“Rirkrit Tiravanija: A LOT OF PEOPLE” Invites Us to Reimagine Possibility
Flying high above the cold concrete walls of MoMA PS1 is a raised white flag that reads “Fear Eats the Soul”, a text that feels uncomfortably urgent given our current moment in history. This is likely the first work of Rirkrit Tiravanija’s that visitors will encounter when visiting, “Rirkrit Tiravanija: A LOT OF PEOPLE,” the largest exhibition of his work to date.
The sprawling show brings together over 100 works spanning four decades of the artist’s critically significant career, delivering an immense diversity of the artist’s practice, ranging from post-studio explorations, performative situations, film, painting, sculpture, and more.
Woven together by their inquiries into collaboration, cultural difference, and temporality, the works on view also reflect on Tiravanija’s diasporic experience (he is Thai, born in Buenos Aires, and raised between Chiangmai, New York City, and Berlin) as well as his impulse to invert apparatuses of power. As a result, “A LOT OF PEOPLE” encourages dialogue about navigating through otherness amongst familiar and unfamiliar communities in a dynamic milieu of worldly events and social conditions.
Entering the exhibition, one is immediately confronted by a striking mural titled (up against the wall motherfuckers) composed of bold tracings depicting political actions that are continuously updated throughout the exhibition’s duration. Echoing down PS1’s hallway are the sounds of bouncing ping-pong balls and light-hearted laughter. These sounds lead visitors to the first-floor balustrade overlooking the basement gallery where museum-goers can be found enjoying Tiravanija’s untitled 2021 (mañana es la cuestión), a black ping-pong table emblazoned with the work’s parenthetical title (“tomorrow is the question,” in English); alongside a large-scale digital print documenting Tiravanija’s recreation of Július Koller’s 1970 performance, Universal Futurological Question Mark, an arrangement of participants in the shape of a question mark in Zócalo, Mexico City.
The pairing of Tiravanija’s collaborative (up against the wall motherfuckers) and the participatory and semantic propositions of his basement installation call into question time and the role of people in creating artistic and political frameworks—especially ones that navigate between history, our current moment, and uncharted futures. These intersections of time and participation, particularly how one’s existence resides within a matrix of historical and everyday spaces, proliferate throughout the exhibition.
Scales of time and stamina challenge the audience’s relationship with spectatorship, like in untitled 2017 (super 8), an anthology of short films by the artist with a tremendous run-time of 499 minutes. The sheer volume of video works makes it impossible for viewers to watch all of the films in their entirety within a single visit to the museum. Similarly, Tiravanija’s untitled 1995-2007 (atlas I-VI), a series of photographs and print archives that map the artist’s amorphous practice, captures an ethos where the artistic process cannot be condensed into singularity but instead is an uncontainable force that we revisit in its multitudes of activations and formations.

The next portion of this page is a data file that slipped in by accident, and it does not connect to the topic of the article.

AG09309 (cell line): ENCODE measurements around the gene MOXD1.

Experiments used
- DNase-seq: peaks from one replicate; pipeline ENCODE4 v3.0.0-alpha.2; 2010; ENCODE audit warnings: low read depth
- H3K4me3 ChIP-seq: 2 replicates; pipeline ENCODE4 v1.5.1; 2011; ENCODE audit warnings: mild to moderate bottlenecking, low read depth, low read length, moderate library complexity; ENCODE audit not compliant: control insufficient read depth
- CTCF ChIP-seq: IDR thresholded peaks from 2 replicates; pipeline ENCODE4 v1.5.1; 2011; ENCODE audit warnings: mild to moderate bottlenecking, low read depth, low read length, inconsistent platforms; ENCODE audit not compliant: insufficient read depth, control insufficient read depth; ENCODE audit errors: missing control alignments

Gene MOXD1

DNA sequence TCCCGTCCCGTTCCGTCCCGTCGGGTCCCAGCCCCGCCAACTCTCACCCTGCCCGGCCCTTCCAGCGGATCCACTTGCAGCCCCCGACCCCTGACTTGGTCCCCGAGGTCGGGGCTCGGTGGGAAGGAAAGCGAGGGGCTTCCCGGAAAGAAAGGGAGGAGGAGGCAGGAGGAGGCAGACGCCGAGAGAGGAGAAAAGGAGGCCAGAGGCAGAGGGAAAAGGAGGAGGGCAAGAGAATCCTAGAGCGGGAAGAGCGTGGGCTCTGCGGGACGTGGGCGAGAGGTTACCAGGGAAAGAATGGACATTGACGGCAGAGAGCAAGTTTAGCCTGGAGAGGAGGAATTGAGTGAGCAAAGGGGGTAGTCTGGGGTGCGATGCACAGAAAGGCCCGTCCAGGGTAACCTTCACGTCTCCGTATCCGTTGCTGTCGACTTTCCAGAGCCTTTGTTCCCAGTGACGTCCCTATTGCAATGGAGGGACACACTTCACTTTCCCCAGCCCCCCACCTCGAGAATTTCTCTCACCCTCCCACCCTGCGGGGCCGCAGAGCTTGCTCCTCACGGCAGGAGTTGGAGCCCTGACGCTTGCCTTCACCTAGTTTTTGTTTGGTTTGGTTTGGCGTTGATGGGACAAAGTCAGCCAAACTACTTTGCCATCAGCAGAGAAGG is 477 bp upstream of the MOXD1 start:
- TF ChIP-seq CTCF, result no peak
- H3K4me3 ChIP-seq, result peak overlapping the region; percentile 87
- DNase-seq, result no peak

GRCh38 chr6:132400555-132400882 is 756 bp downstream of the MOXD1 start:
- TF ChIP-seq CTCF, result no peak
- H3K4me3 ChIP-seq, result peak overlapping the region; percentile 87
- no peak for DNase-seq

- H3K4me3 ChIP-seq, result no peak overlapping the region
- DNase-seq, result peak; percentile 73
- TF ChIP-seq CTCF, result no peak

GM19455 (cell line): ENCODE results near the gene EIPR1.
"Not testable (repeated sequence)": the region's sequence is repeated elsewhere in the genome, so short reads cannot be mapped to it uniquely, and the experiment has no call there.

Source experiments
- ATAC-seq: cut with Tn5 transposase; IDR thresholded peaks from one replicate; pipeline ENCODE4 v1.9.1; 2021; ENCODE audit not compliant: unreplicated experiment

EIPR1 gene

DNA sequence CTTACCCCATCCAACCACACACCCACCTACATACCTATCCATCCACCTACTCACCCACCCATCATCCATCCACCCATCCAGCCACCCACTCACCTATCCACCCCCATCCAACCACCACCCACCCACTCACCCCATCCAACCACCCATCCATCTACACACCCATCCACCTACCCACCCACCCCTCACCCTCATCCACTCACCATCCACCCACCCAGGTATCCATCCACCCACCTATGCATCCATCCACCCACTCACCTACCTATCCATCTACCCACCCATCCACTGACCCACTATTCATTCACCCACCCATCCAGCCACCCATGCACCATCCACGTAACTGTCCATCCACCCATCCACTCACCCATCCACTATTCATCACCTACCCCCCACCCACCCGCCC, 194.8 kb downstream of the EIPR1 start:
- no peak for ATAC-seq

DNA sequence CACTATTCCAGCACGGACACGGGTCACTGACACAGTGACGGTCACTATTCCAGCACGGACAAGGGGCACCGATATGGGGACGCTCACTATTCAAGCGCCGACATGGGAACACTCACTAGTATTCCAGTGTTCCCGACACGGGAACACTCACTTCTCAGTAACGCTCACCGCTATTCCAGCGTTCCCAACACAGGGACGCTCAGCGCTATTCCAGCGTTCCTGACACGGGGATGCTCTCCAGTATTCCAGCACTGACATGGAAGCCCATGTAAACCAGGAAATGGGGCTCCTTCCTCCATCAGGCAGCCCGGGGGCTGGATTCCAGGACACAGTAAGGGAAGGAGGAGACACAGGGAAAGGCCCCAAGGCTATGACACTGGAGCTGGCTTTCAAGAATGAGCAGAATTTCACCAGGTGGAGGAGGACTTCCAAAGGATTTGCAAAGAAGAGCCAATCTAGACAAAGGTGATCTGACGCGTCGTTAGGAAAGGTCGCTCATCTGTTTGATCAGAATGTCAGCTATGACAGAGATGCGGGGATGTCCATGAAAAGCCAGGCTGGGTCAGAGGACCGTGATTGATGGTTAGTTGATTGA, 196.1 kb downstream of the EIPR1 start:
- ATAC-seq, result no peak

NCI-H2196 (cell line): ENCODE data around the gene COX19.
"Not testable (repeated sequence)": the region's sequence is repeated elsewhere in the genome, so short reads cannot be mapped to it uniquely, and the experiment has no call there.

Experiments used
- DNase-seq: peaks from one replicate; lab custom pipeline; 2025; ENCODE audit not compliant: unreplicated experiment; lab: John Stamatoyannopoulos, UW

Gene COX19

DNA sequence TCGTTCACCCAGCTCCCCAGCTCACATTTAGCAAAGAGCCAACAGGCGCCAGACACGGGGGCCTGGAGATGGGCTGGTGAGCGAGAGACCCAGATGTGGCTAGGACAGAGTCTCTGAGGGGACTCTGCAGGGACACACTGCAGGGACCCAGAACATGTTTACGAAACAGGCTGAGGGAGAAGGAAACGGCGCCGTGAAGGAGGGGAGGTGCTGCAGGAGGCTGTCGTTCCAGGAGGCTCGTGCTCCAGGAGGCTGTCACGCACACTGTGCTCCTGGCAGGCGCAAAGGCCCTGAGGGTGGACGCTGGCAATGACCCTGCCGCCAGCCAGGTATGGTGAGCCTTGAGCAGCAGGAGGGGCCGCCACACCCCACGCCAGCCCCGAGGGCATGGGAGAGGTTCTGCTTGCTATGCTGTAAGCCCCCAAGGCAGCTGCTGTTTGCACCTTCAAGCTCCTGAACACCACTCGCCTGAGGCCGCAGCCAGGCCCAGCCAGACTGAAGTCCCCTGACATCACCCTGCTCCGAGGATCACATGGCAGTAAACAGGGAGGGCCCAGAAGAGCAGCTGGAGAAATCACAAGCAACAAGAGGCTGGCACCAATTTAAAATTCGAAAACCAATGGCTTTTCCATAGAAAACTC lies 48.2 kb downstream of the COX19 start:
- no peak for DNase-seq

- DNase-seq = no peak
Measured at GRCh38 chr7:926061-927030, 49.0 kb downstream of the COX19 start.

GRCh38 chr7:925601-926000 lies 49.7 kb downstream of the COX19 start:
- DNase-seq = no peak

Unlike traditional object-oriented practices, Tiravanija’s work fluidly expands its syntax by necessitating reimagination and introductions to new audiences and participants. To this effect, the mechanics of his oeuvre mirror our continuously unfolding world, rich with social dynamism that, in the artist’s words, “resists finality”.
On the second floor, an open gallery is dissected by a number of artworks that viewers are invited to engage with. In untitled 1992 (cure), a saffron cloth tent reminiscent of the clothing worn by Thai Buddhist monks shelters participants who are invited to sit and prepare a cup of tea. Elsewhere in the exhibition space is untitled 1996 (rehearsal studio no. 6, open version), an active recording studio where visitors can play musical instruments and record their sessions. Here, Tiravanija offers an opportunity to depart from traditional artistic production and materiality and instead provide a course for rest, engagement, and presence with time and others.
As I listened to the jam session taking place—a relaxing reverie of improvisational guitar chords, keyboard melodies, and whispers amongst the musicians—I found myself pleasantly interacting with viewers and museum staff by offering tea or instigating conversation, something that is rarely experienced in typical art spaces.
“Rirkrit Tiravanija: A LOT OF PEOPLE” generates a unique imaginary, harnessing the promise of incompleteness, an acceptance of the overwhelming possibilities that time, social interaction, and openness provide. Nearly half a century of Tirvanija’s experimentations, organizing, and situational propositions generously illustrate the social, political, and cultural energies that can be channeled to refuse the restraints of institutional infrastructure. In an era of virtuality, geopolitical unrest, and polarization, the exhibition reminds us that any possibility for humanity’s future is impossible without a deeper connection between people.
—Alex Ito is an artist, curator, and writer based in Queens, New York. Ito’s work has been exhibited in various domestic and international exhibitions. He is also the Director of Chen’s, a townhouse gallery co-founded with Howie Chen.